If the UN votes to admit the “State of Palestine,” it is likely that the unelected representatives of the Palestinian Authority would be seated in the General Assembly instead of the Palestine Liberation Organization (PLO), which currently holds the Palestine observer seat at the UN.
Most of us know little to nothing about the PLO. Growing up I knew only one thing: that its original charter called for “driving the Jews into the sea.” Many Zionist propagandists continue to assert that (see, for instance, a quote from Daniel Gordis’s 2000 essay “Home to Stay" or “The Truth About the Palestinian People”), while some allow as how that clause was dropped or amended in 1993, when Arafat agreed to begin the Oslo process. I’ve now read the original charter, which was signed in 1968, four years after the PLO was formed by the Palestine National Council. It’s officially called the Palestine National Charter. Here are the only things it says about Jews:
“Article 6: The Jews who had normally resided in Palestine until the beginning of the Zionist invasion will be considered Palestinians.” [That’s not an idle promise; I know Jewish Palestinians]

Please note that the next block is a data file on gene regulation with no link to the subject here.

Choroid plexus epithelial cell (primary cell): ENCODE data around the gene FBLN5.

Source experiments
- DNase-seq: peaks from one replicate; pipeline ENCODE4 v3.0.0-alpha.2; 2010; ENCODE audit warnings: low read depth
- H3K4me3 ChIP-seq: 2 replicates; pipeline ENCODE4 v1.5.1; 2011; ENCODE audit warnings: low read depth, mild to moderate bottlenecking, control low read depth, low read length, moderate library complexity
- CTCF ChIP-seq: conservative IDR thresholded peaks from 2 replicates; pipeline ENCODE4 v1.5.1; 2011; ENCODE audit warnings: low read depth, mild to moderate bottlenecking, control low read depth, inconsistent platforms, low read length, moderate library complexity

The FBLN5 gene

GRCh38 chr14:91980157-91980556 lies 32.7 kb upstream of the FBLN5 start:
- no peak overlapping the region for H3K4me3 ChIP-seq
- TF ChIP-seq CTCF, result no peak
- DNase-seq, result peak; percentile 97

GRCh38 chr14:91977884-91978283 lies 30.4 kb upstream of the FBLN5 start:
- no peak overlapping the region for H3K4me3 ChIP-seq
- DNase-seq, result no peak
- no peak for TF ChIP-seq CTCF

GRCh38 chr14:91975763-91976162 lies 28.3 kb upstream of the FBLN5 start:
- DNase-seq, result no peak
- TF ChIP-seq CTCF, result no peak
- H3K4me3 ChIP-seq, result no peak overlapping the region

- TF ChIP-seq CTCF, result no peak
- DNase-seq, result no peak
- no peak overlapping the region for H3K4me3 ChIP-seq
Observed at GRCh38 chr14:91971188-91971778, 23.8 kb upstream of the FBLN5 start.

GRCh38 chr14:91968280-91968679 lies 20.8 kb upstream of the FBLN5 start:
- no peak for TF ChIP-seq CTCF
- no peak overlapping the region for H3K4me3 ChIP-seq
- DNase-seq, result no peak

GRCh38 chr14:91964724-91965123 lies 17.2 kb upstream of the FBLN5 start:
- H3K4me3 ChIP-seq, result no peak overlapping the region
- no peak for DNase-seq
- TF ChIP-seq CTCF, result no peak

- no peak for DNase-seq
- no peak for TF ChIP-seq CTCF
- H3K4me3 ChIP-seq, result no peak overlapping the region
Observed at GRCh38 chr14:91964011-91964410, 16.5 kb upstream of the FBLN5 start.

“Claims of historical or religious ties of Jews with Palestine are incompatible with the facts of history and the true conception of what constitutes statehood. Judaism, being a religion, is not an independent nationality. Nor do Jews constitute a single nation with an identity of its own; they are citizens of the states to which they belong.”There’s a very interesting article by William James Martin in Counterpunch on the origins of the phrase “drive the Jews into the sea.”
What the charter does say is that:
“Article 15: The liberation of Palestine, from an Arab viewpoint, is a national (qawmi) duty and it attempts to repel the Zionist and imperialist aggression against the Arab homeland, and aims at the elimination of Zionism in Palestine.The clauses calling for “elimination of the Zionist presence” – i.e., the state of Israel – were repealed in 1996, when, according to the website of the PLO Mission to the UN, “On 21 April, the Palestine National Council (PNC) holds its twenty-first session in Gaza City in Palestine for the first time since 1964, and decides by majority vote to “abrogate the provisions of the PLO Charter that are contrary to the exchanged letters between the PLO and the Government of Israel of 9 and 10 September 1993.” That’s one reason – possibly the only reason – Hamas and the other Islamic parties are not members of the PLO.